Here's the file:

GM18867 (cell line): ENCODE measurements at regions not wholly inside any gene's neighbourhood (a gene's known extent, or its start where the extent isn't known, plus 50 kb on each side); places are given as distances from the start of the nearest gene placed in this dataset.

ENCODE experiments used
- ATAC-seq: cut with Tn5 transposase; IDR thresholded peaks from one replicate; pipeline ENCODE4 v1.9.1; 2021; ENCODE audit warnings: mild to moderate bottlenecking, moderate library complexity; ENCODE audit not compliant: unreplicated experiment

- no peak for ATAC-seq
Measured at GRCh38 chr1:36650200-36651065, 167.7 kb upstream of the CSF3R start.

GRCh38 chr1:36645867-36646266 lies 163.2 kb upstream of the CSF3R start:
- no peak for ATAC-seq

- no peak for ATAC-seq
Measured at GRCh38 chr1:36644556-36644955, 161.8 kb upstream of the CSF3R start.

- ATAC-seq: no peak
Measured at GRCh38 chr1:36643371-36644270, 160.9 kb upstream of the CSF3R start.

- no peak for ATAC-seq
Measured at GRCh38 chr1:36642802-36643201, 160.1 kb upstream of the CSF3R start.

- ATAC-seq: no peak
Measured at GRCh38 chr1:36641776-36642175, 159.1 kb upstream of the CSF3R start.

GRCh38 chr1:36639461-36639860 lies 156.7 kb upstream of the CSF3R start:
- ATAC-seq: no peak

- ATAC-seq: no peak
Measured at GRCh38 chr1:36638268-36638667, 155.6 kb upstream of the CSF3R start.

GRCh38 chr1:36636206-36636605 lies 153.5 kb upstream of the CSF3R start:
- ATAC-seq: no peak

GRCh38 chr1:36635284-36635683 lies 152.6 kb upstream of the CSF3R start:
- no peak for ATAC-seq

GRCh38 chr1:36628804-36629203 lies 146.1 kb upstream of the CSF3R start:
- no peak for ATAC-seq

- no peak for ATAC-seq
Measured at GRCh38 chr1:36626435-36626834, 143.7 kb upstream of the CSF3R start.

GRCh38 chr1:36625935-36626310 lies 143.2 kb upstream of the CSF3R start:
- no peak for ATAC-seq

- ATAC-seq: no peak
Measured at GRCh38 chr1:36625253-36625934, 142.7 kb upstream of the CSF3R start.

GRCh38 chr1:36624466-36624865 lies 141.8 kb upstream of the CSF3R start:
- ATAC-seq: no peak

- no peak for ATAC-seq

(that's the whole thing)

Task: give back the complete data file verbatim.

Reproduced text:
GM18867 (cell line): ENCODE measurements at regions not wholly inside any gene's neighbourhood (a gene's known extent, or its start where the extent isn't known, plus 50 kb on each side); places are given as distances from the start of the nearest gene placed in this dataset.

ENCODE experiments used
- ATAC-seq: cut with Tn5 transposase; IDR thresholded peaks from one replicate; pipeline ENCODE4 v1.9.1; 2021; ENCODE audit warnings: mild to moderate bottlenecking, moderate library complexity; ENCODE audit not compliant: unreplicated experiment

- no peak for ATAC-seq
Measured at GRCh38 chr1:36650200-36651065, 167.7 kb upstream of the CSF3R start.

GRCh38 chr1:36645867-36646266 lies 163.2 kb upstream of the CSF3R start:
- no peak for ATAC-seq

- no peak for ATAC-seq
Measured at GRCh38 chr1:36644556-36644955, 161.8 kb upstream of the CSF3R start.

- ATAC-seq: no peak
Measured at GRCh38 chr1:36643371-36644270, 160.9 kb upstream of the CSF3R start.

- no peak for ATAC-seq
Measured at GRCh38 chr1:36642802-36643201, 160.1 kb upstream of the CSF3R start.

- ATAC-seq: no peak
Measured at GRCh38 chr1:36641776-36642175, 159.1 kb upstream of the CSF3R start.

GRCh38 chr1:36639461-36639860 lies 156.7 kb upstream of the CSF3R start:
- ATAC-seq: no peak

- ATAC-seq: no peak
Measured at GRCh38 chr1:36638268-36638667, 155.6 kb upstream of the CSF3R start.

GRCh38 chr1:36636206-36636605 lies 153.5 kb upstream of the CSF3R start:
- ATAC-seq: no peak

GRCh38 chr1:36635284-36635683 lies 152.6 kb upstream of the CSF3R start:
- no peak for ATAC-seq

GRCh38 chr1:36628804-36629203 lies 146.1 kb upstream of the CSF3R start:
- no peak for ATAC-seq

- no peak for ATAC-seq
Measured at GRCh38 chr1:36626435-36626834, 143.7 kb upstream of the CSF3R start.

GRCh38 chr1:36625935-36626310 lies 143.2 kb upstream of the CSF3R start:
- no peak for ATAC-seq

- ATAC-seq: no peak
Measured at GRCh38 chr1:36625253-36625934, 142.7 kb upstream of the CSF3R start.

GRCh38 chr1:36624466-36624865 lies 141.8 kb upstream of the CSF3R start:
- ATAC-seq: no peak

- no peak for ATAC-seq